German President Frank-Walter Steinmeier wrote to Magnitz to express his “consternation” over the attack.”Our democracy needs controversies, exchanges with arguments, even when this gets heated. But we must never allow political violence – regardless from which side,” he wrote, according to DPA.

Cem Ozdemir of the opposition Greens party said he hoped those responsible could be “found and convicted soon” and that, even against a far-right party, “nothing justifies violence”.

“Those who fight hate with hate only allow hate to win in the end,” said the politician of Turkish origin.   

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CRIME

Former Nazi camp guard, 101, gets five-year jail sentence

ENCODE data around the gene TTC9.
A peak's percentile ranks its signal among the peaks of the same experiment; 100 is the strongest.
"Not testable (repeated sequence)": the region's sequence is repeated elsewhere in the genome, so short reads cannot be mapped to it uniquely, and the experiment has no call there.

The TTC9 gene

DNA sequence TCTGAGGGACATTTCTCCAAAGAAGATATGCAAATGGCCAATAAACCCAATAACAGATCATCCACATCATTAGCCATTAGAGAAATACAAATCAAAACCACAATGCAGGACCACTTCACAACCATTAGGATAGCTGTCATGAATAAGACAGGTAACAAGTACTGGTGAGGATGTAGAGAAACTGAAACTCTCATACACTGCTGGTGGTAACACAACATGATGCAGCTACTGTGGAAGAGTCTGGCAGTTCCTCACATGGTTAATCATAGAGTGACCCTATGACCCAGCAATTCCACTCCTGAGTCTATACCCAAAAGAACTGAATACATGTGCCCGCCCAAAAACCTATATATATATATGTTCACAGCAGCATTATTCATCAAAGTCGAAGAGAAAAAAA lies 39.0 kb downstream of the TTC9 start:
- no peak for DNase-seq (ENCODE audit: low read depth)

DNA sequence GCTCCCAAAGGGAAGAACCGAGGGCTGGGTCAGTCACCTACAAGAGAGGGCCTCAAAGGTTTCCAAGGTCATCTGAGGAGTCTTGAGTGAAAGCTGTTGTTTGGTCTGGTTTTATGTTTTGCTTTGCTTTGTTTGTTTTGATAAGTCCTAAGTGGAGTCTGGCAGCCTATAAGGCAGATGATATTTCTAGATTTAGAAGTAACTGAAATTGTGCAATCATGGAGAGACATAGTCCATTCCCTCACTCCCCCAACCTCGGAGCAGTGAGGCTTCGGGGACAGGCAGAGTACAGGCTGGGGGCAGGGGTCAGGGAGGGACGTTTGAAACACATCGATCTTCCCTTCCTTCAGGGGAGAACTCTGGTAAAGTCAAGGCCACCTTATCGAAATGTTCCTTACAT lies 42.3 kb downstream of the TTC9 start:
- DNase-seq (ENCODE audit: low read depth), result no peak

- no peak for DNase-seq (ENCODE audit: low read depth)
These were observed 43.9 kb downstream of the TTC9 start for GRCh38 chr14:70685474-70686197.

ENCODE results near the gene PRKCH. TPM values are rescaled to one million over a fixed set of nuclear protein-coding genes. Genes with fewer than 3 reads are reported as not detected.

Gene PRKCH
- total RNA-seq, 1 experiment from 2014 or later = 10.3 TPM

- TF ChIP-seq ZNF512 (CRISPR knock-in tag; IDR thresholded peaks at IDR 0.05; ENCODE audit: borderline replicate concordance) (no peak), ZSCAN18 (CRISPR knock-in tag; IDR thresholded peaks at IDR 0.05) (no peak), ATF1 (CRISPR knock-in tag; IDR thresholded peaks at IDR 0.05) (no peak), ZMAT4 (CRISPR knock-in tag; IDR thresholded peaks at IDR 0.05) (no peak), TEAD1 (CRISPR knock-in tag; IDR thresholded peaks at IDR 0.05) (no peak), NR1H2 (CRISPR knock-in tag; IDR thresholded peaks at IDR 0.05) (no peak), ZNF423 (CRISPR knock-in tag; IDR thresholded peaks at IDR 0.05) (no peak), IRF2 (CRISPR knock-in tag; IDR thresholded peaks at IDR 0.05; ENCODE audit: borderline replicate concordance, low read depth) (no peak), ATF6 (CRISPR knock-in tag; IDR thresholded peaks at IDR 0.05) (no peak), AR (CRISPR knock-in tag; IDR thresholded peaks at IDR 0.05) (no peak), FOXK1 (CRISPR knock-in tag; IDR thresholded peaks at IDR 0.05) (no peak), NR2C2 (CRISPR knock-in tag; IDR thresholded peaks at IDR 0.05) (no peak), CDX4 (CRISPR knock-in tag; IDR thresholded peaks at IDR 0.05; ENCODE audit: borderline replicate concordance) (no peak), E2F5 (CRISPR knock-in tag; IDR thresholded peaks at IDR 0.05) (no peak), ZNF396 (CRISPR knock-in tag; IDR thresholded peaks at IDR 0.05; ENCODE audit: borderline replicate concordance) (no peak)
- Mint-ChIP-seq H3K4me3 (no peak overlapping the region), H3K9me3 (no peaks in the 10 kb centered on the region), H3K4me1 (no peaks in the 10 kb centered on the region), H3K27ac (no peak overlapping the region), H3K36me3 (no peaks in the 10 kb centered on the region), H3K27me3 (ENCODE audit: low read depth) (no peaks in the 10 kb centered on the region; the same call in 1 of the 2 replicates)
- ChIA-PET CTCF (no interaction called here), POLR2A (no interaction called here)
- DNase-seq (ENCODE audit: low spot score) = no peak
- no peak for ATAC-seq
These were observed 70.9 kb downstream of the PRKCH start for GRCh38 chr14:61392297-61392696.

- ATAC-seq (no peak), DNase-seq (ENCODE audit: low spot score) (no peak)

A German court on Tuesday handed a five-year jail sentence to a 101-year-old former Nazi concentration camp guard, the oldest person so far to go on trial for complicity in war crimes during the Holocaust.

Former Nazi camp guard, 101, gets five-year jail sentence

Josef S. was found guilty of being an accessory to murder while working as a prison guard at the Sachsenhausen camp in Oranienburg, north of Berlin, between 1942 and 1945, presiding judge Udo Lechtermann said.

The pensioner, who now lives in Brandenburg state, had pleaded innocent, saying he did “absolutely nothing” and was not aware of the gruesome crimes being carried out at the camp.

“I don’t know why I am here,” he said at the close of his trial on Monday.

But prosecutors said he “knowingly and willingly” participated in the murders of 3,518 prisoners at the camp and called for him to be punished with five years behind bars.

READ ALSO: Trials of aging Nazis a ‘reminder for the present’, says German prosecutor